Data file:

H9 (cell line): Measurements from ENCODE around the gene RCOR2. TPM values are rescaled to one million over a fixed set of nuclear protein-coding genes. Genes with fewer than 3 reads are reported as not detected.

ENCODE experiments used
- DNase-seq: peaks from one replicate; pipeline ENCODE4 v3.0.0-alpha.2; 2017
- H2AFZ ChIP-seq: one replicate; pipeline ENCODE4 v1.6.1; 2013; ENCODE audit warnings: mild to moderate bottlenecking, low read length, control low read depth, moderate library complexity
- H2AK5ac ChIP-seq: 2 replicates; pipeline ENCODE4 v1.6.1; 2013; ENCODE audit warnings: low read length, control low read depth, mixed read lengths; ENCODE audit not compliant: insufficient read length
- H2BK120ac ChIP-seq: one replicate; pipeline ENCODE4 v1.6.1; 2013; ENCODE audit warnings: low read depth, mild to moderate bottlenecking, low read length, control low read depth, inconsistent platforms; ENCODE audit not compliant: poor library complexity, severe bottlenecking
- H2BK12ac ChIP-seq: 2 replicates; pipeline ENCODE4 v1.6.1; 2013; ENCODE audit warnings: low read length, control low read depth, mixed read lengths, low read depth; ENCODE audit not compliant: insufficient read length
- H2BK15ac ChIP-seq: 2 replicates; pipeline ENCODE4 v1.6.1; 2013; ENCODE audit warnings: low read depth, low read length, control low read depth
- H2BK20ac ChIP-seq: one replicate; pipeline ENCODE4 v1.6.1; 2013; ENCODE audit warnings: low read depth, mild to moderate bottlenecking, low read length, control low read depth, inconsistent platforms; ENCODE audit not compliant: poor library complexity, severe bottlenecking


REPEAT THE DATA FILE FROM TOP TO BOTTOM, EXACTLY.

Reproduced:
H9 (cell line): Measurements from ENCODE around the gene RCOR2. TPM values are rescaled to one million over a fixed set of nuclear protein-coding genes. Genes with fewer than 3 reads are reported as not detected.

ENCODE experiments used
- DNase-seq: peaks from one replicate; pipeline ENCODE4 v3.0.0-alpha.2; 2017
- H2AFZ ChIP-seq: one replicate; pipeline ENCODE4 v1.6.1; 2013; ENCODE audit warnings: mild to moderate bottlenecking, low read length, control low read depth, moderate library complexity
- H2AK5ac ChIP-seq: 2 replicates; pipeline ENCODE4 v1.6.1; 2013; ENCODE audit warnings: low read length, control low read depth, mixed read lengths; ENCODE audit not compliant: insufficient read length
- H2BK120ac ChIP-seq: one replicate; pipeline ENCODE4 v1.6.1; 2013; ENCODE audit warnings: low read depth, mild to moderate bottlenecking, low read length, control low read depth, inconsistent platforms; ENCODE audit not compliant: poor library complexity, severe bottlenecking
- H2BK12ac ChIP-seq: 2 replicates; pipeline ENCODE4 v1.6.1; 2013; ENCODE audit warnings: low read length, control low read depth, mixed read lengths, low read depth; ENCODE audit not compliant: insufficient read length
- H2BK15ac ChIP-seq: 2 replicates; pipeline ENCODE4 v1.6.1; 2013; ENCODE audit warnings: low read depth, low read length, control low read depth
- H2BK20ac ChIP-seq: one replicate; pipeline ENCODE4 v1.6.1; 2013; ENCODE audit warnings: low read depth, mild to moderate bottlenecking, low read length, control low read depth, inconsistent platforms; ENCODE audit not compliant: poor library complexity, severe bottlenecking